Caption: Figure 4: Structural plasticity induced by ropinirole in human iPSC-derived DA neurons is prevented by D3R antagonists, by MEK-ERK and PI3K-mTOR inhibitors and by BDNF-TrkB signaling inhibitors. (a-c) Inhibition of the effects of ropinirole (10 [micro]M) on structural plasticity of F3 DA neurons following pretreatment (20min) with the D3R antagonists SB277011-A (50 nM) and S33084 (10 nM) or the D2/D3R antagonist sulpiride (5 [micro]M) assessed as (a) maximal dendrite length, (b) number of primary dendrites, and (c) soma area after 72 hrs. Pretreatment (20min) with the D1R antagonist SCH23390 (1 [micro]M) was ineffective. (d-f) Inhibition of the effects of ropinirole (10 [micro]M) on structural plasticity of F3 DA neurons following pretreatment (20 min) with PD98059 (10 [micro]M), LY294002 (10 [micro]M), or rapamycin (20 nM), assessed as (d) maximal dendrite length, (e) number of primary dendrites, and (f) soma area after 72 hrs. (g-i) Inhibition of the effects of ropinirole (10 [micro]M) on structural plasticity of F3 DA neurons following pretreatment (20 min) with an anti-BDNF blocking antibody ([alpha]-BDNF) (10 [micro]g/ml), a TrkB-Fc Chimera (TrkB-Fc) (5 [micro]g/ml), the TrkB-phosphorylation inhibitor K252a (200 nM), and the TrkB-Src phosphorylation inhibitor PP2 (10 [micro]M), assessed as (g) maximal dendrite length, (h) number of primary dendrites, and (i) soma area after 72 hrs. When antagonists and inhibitors were tested with the vehicle, no changes of structural plasticity were visualized. In all panels, values are represented as mean [+ or -] SEM (***p < 0.001, **p < 0.01, and *p < 0.05 versus vehicle; [degrees][degrees][degrees]p < 0.001 and [degrees][degrees]p < 0.01 versus ropinirole; post hoc Bonferroni's test). V, vehicle; R, ropinirole; SB, SB277011-A; S33, S33084; SULP, sulpiride; SCH, SCH23390; PD, PD98059; LY, LY294002; RAP, rapamycin, [alpha]-BDNF, anti-BDNF blocking antibody; TrkB-Fc, TrkB-Fc Chimera.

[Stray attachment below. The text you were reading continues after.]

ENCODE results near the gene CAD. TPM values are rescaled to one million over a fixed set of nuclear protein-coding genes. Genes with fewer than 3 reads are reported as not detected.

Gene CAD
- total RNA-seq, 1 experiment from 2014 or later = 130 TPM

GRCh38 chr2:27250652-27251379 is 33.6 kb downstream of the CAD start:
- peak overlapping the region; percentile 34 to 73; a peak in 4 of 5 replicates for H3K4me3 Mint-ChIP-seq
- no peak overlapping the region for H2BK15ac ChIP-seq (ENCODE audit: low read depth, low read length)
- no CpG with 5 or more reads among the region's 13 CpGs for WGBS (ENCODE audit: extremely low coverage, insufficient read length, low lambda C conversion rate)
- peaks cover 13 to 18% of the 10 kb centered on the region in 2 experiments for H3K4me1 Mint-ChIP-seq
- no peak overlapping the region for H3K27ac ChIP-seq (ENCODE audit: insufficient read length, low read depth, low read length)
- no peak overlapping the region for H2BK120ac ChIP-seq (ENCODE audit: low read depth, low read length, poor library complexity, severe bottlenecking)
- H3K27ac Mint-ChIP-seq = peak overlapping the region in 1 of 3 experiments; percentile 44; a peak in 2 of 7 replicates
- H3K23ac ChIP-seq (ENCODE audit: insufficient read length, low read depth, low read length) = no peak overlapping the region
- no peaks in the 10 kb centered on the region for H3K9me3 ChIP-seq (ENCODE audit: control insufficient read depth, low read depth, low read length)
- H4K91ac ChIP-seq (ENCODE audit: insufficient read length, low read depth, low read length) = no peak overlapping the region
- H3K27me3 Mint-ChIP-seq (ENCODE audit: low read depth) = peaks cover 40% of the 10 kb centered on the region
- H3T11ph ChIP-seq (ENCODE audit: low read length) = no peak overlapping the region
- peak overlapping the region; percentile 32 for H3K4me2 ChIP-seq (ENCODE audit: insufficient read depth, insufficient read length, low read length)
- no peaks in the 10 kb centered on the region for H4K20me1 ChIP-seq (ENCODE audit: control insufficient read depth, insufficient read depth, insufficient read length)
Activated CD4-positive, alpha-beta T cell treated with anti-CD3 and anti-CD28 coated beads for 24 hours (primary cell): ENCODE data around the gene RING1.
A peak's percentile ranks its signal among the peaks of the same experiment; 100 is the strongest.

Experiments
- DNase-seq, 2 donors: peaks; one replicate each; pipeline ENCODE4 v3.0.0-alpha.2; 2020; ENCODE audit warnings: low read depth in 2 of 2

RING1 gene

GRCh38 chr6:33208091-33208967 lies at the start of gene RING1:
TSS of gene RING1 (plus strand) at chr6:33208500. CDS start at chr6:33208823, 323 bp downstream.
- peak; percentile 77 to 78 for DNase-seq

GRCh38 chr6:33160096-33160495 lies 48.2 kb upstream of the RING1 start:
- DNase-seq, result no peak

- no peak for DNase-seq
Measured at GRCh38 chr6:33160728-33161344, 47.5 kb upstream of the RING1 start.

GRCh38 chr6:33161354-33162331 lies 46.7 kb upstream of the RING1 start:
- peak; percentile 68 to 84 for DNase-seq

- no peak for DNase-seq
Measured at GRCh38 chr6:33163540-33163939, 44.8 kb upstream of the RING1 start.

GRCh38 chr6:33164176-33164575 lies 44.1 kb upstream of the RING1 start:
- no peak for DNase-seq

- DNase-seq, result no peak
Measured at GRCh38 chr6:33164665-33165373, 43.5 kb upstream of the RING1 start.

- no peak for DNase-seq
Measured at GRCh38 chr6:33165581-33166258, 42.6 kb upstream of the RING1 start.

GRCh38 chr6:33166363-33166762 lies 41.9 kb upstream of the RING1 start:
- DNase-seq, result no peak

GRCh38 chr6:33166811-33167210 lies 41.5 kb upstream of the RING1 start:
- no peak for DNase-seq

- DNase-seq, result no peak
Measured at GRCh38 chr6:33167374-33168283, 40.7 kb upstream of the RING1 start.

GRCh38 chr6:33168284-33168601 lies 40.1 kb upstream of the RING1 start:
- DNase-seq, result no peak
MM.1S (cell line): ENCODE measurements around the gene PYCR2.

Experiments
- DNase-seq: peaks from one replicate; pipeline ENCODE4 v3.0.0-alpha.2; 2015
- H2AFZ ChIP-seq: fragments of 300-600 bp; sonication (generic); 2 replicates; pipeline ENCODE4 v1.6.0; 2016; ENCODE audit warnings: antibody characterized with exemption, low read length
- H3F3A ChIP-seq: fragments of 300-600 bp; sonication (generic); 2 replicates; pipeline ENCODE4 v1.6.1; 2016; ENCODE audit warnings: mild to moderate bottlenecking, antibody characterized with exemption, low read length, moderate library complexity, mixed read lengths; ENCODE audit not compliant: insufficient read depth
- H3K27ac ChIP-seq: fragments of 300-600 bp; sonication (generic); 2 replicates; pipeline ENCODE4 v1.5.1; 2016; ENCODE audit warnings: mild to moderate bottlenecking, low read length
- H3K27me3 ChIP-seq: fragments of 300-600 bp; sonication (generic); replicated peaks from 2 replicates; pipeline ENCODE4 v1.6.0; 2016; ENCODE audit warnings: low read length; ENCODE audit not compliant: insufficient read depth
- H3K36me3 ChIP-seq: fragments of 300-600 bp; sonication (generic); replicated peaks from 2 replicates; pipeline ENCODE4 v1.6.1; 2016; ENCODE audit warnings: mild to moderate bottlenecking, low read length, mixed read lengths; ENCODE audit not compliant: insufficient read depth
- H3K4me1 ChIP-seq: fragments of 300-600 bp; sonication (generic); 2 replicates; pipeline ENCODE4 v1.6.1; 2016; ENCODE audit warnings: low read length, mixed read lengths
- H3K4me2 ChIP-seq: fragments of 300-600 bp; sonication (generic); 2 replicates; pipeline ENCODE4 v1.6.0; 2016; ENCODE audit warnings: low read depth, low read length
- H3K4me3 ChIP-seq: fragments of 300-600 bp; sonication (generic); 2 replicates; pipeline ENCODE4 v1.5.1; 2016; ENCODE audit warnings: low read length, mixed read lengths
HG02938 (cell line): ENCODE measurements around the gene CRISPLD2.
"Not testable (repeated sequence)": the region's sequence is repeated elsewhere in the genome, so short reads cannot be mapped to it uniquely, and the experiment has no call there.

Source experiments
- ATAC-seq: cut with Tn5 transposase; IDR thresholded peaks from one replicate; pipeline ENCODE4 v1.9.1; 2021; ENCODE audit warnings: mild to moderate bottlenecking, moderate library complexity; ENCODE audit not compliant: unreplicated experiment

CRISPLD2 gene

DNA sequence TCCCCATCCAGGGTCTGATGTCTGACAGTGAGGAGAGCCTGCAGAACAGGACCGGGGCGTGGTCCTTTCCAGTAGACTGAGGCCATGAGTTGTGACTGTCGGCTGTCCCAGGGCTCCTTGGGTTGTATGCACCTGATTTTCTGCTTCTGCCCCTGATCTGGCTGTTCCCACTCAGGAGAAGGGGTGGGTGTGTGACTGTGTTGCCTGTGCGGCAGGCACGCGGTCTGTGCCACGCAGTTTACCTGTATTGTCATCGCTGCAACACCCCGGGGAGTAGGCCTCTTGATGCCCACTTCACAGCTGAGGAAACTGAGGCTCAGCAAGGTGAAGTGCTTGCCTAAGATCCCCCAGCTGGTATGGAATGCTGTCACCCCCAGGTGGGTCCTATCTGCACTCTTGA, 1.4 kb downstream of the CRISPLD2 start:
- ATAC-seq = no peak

Caption: Figure 5: Structural plasticity induced by pramipexole in human iPSC-derived DA neurons is prevented by D3R antagonists and by MEKERK and PI3K-mTOR inhibitors. (a-c) Concentration-response curves of pramipexole effects on (a) maximal length of dendrites, (b) number of primary dendrites, and (c) soma area of human F3 DA neurons. Shaded areas (a-c), light grey, show no significant changes in structural plasticity between basal measurements and measurements after 72 hrs when cultures were exposed to vehicle. Data are expressed as mean [+ or -] SEM (***p < 0.001, **p < 0.01, and *p < 0.05 versus vehicle (0); post hoc Bonferroni's test). (d-f) Inhibition of the effects of pramipexole (10 [micro]M) on structural plasticity following pretreatment (20min) with either SB277011-A (50 nM) or S33084 (10 nM); (d) maximal dendrite length, (e) number of primary dendrites, and (f) soma area after 72 hrs. Pretreatment (20min) with SCH23390 (1 [micro]M) was ineffective. (g-i) Inhibition of the effects of pramipexole (10 [micro]M) on structural plasticity following pretreatment (20min) with PD98059 (10 [micro]M), LY294002 (10 [micro]M), or rapamycin (20 nM); (g) maximal dendrite length, (h) number of primary dendrites, and (i) soma area after 72 hrs. No changes of structural plasticity were visualized when antagonists and inhibitors were tested with the vehicle. Data are expressed as mean [+ or -] SEM (***p < 0.001, **p < 0.01, and *p < 0.05 versus vehicle; [degrees][degrees][degrees]p < 0.001, [degrees][degrees]p < 0.01, and [degrees]p < 0.05 versus pramipexole; post hoc Bonferroni's test). V, vehicle; PPX, pramipexole; SB, SB277011-A; S33, S33084; SCH, SCH23390; PD, PD98059; LY, LY294002; RAP, rapamycin.